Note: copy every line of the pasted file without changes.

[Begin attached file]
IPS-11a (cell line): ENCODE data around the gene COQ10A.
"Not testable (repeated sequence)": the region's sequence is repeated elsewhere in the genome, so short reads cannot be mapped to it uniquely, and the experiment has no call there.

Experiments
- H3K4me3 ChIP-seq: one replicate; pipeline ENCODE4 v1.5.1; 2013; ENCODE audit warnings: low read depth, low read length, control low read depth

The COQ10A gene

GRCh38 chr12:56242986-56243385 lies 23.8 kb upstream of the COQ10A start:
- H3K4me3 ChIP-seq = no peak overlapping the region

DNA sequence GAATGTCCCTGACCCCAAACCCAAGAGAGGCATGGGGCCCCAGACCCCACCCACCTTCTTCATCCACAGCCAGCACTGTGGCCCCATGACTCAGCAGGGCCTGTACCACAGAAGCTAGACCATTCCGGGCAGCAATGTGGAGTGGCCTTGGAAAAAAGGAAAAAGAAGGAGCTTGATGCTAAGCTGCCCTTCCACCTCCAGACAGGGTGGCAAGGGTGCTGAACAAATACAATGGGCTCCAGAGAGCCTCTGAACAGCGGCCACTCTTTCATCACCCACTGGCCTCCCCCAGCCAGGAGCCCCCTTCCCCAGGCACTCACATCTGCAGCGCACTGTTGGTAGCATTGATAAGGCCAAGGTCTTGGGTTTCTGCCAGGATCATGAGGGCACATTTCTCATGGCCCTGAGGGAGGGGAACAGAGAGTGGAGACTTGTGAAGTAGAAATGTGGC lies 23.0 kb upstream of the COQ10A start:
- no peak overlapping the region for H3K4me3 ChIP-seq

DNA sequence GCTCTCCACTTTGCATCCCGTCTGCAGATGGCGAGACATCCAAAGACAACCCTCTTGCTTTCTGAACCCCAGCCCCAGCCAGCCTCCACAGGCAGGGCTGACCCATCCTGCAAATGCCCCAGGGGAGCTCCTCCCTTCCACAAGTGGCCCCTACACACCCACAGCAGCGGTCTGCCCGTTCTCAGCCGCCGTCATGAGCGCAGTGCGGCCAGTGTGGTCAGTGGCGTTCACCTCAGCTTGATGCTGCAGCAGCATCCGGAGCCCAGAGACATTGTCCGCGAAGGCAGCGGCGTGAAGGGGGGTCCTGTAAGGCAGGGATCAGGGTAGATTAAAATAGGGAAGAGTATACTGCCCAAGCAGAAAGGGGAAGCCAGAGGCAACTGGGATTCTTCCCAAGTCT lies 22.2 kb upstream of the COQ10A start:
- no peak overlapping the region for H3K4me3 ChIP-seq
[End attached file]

IPS-11a (cell line): ENCODE data around the gene COQ10A.
"Not testable (repeated sequence)": the region's sequence is repeated elsewhere in the genome, so short reads cannot be mapped to it uniquely, and the experiment has no call there.

Experiments
- H3K4me3 ChIP-seq: one replicate; pipeline ENCODE4 v1.5.1; 2013; ENCODE audit warnings: low read depth, low read length, control low read depth

The COQ10A gene

GRCh38 chr12:56242986-56243385 lies 23.8 kb upstream of the COQ10A start:
- H3K4me3 ChIP-seq = no peak overlapping the region

DNA sequence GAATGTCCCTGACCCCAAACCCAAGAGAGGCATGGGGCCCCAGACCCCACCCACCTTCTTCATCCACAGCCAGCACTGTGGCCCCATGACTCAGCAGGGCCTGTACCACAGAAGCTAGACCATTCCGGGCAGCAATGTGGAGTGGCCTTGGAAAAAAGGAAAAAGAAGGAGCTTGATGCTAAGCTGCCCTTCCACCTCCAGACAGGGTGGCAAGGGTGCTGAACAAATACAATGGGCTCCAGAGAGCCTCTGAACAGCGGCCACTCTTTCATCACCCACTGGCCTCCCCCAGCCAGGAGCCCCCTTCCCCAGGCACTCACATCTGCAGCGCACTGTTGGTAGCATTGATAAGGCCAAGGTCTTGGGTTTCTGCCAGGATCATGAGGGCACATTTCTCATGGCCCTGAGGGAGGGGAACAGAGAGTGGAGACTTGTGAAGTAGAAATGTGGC lies 23.0 kb upstream of the COQ10A start:
- no peak overlapping the region for H3K4me3 ChIP-seq

DNA sequence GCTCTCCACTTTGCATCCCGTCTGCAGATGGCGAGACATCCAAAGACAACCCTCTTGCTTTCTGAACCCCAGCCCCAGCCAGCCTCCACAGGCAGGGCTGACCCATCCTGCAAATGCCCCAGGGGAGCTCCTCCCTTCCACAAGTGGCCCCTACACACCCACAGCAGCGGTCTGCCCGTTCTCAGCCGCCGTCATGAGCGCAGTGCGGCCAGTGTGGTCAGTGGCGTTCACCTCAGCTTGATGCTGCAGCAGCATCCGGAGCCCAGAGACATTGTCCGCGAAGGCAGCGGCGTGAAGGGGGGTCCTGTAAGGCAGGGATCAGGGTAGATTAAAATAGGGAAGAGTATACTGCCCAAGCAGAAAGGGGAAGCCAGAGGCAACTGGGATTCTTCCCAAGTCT lies 22.2 kb upstream of the COQ10A start:
- no peak overlapping the region for H3K4me3 ChIP-seq